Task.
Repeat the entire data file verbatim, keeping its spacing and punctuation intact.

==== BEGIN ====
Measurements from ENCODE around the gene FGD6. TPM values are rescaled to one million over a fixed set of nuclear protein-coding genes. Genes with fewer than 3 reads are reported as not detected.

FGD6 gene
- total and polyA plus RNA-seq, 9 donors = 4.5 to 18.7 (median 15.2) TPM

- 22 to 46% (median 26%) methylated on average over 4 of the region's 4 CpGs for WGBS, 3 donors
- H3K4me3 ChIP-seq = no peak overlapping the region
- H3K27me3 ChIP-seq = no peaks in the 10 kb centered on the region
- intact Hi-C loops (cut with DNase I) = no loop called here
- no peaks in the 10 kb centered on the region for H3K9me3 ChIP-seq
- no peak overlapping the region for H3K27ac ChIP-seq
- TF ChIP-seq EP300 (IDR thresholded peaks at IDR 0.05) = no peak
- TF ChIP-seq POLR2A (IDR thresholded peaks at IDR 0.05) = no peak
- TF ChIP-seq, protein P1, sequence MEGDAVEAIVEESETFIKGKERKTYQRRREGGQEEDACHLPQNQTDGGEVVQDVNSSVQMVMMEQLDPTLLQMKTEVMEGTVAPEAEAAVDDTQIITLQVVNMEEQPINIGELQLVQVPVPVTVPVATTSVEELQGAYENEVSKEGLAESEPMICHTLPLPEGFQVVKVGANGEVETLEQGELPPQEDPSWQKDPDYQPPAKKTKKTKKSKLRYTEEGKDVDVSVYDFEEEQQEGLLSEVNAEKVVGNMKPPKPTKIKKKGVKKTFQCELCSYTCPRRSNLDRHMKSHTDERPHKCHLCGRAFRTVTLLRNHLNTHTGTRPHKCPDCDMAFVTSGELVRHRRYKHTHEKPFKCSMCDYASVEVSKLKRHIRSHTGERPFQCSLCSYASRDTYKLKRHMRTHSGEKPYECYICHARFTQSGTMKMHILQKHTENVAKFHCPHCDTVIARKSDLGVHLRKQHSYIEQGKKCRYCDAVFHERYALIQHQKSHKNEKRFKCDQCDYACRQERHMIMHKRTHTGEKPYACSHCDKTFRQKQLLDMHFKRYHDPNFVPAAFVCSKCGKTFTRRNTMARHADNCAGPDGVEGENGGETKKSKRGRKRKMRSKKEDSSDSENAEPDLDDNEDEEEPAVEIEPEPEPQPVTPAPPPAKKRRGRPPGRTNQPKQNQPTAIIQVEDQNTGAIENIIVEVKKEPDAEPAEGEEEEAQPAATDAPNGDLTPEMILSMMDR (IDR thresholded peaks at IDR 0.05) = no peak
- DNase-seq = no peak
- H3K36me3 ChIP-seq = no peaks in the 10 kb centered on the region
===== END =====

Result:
Measurements from ENCODE around the gene FGD6. TPM values are rescaled to one million over a fixed set of nuclear protein-coding genes. Genes with fewer than 3 reads are reported as not detected.

FGD6 gene
- total and polyA plus RNA-seq, 9 donors = 4.5 to 18.7 (median 15.2) TPM

- 22 to 46% (median 26%) methylated on average over 4 of the region's 4 CpGs for WGBS, 3 donors
- H3K4me3 ChIP-seq = no peak overlapping the region
- H3K27me3 ChIP-seq = no peaks in the 10 kb centered on the region
- intact Hi-C loops (cut with DNase I) = no loop called here
- no peaks in the 10 kb centered on the region for H3K9me3 ChIP-seq
- no peak overlapping the region for H3K27ac ChIP-seq
- TF ChIP-seq EP300 (IDR thresholded peaks at IDR 0.05) = no peak
- TF ChIP-seq POLR2A (IDR thresholded peaks at IDR 0.05) = no peak
- TF ChIP-seq, protein P1, sequence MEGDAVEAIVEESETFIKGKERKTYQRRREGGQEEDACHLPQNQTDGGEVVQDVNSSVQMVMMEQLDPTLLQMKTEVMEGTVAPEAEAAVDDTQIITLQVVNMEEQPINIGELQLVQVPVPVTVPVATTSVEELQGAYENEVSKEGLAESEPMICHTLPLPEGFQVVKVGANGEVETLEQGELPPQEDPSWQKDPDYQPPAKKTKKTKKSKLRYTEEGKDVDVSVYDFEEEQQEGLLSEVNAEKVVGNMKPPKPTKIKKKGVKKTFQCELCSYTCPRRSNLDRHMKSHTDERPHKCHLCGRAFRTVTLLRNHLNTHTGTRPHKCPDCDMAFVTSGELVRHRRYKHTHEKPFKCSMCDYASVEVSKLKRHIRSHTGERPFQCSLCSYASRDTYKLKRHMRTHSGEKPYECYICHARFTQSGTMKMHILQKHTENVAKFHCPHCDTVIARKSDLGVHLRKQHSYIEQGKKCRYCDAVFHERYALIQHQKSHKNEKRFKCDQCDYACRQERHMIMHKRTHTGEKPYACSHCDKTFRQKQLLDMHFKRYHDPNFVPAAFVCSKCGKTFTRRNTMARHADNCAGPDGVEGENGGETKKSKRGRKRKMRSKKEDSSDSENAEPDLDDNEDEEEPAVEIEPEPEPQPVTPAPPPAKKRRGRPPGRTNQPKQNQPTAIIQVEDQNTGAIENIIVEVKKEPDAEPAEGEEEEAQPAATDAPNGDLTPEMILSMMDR (IDR thresholded peaks at IDR 0.05) = no peak
- DNase-seq = no peak
- H3K36me3 ChIP-seq = no peaks in the 10 kb centered on the region